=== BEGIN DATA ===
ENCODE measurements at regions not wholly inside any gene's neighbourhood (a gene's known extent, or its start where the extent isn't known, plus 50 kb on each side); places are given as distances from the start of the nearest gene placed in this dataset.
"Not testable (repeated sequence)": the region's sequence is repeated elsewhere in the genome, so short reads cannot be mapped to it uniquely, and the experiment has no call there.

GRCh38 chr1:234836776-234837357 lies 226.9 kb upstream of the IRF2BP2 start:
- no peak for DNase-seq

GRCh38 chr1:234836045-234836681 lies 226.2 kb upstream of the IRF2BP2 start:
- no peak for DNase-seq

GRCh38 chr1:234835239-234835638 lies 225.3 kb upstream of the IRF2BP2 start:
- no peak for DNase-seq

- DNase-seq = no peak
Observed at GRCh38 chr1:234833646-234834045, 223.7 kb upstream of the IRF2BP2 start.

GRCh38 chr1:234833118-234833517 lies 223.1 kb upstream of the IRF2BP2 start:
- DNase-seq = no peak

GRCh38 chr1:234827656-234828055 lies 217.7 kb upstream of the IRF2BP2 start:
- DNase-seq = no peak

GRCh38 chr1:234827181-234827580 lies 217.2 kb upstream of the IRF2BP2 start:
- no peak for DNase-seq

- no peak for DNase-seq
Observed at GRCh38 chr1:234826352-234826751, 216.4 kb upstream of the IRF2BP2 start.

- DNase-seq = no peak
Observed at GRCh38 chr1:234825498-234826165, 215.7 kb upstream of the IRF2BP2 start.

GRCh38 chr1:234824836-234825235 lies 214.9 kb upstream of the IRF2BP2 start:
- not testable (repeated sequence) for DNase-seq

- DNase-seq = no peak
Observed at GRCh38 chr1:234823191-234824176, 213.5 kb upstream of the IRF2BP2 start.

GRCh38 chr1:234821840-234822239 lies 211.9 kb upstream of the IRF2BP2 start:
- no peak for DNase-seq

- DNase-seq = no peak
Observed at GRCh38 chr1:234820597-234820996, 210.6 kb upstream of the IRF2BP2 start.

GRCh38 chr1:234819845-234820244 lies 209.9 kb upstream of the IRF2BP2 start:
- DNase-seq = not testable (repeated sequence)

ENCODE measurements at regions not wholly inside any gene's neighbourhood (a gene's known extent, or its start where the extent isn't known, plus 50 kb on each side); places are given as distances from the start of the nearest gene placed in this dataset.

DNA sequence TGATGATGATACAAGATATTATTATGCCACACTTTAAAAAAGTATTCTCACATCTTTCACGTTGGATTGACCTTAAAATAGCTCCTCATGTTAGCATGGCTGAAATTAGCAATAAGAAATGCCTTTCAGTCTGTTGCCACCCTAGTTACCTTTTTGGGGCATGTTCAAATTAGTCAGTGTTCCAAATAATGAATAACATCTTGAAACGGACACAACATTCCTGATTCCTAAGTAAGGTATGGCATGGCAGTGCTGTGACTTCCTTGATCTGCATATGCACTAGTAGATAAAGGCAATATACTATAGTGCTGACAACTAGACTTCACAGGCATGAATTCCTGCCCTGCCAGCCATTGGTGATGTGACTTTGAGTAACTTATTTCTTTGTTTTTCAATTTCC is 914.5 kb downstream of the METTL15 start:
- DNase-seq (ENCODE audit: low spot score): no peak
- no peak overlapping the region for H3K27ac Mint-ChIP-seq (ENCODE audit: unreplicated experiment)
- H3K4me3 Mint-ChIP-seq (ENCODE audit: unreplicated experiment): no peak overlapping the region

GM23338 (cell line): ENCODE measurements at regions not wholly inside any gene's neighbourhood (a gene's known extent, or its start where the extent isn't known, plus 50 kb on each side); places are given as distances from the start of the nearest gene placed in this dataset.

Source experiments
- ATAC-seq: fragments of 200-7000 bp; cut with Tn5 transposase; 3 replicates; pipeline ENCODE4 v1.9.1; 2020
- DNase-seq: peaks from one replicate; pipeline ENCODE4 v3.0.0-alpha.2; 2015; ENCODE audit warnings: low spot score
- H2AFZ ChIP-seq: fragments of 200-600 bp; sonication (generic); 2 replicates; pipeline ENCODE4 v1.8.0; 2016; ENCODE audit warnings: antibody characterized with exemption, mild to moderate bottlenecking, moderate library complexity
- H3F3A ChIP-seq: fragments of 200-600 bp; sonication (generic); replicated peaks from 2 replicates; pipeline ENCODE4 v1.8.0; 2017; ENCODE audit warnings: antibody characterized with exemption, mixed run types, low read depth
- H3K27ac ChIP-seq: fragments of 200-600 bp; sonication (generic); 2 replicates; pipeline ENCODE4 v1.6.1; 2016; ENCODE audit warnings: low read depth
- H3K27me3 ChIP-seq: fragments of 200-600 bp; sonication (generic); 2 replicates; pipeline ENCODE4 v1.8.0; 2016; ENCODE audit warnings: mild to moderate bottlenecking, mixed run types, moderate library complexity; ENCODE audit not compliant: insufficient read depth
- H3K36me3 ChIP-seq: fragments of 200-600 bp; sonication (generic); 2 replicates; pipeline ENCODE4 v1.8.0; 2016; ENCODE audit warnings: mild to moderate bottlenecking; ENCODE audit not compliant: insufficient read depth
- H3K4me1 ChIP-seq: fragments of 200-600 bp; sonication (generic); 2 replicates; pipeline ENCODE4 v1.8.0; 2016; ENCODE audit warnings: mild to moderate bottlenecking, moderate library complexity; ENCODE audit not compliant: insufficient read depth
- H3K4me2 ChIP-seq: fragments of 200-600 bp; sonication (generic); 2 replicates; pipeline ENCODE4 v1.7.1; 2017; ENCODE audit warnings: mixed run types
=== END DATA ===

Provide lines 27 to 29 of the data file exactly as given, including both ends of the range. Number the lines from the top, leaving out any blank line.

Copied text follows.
- DNase-seq = no peak
Observed at GRCh38 chr1:234820597-234820996, 210.6 kb upstream of the IRF2BP2 start.

GRCh38 chr1:234819845-234820244 lies 209.9 kb upstream of the IRF2BP2 start: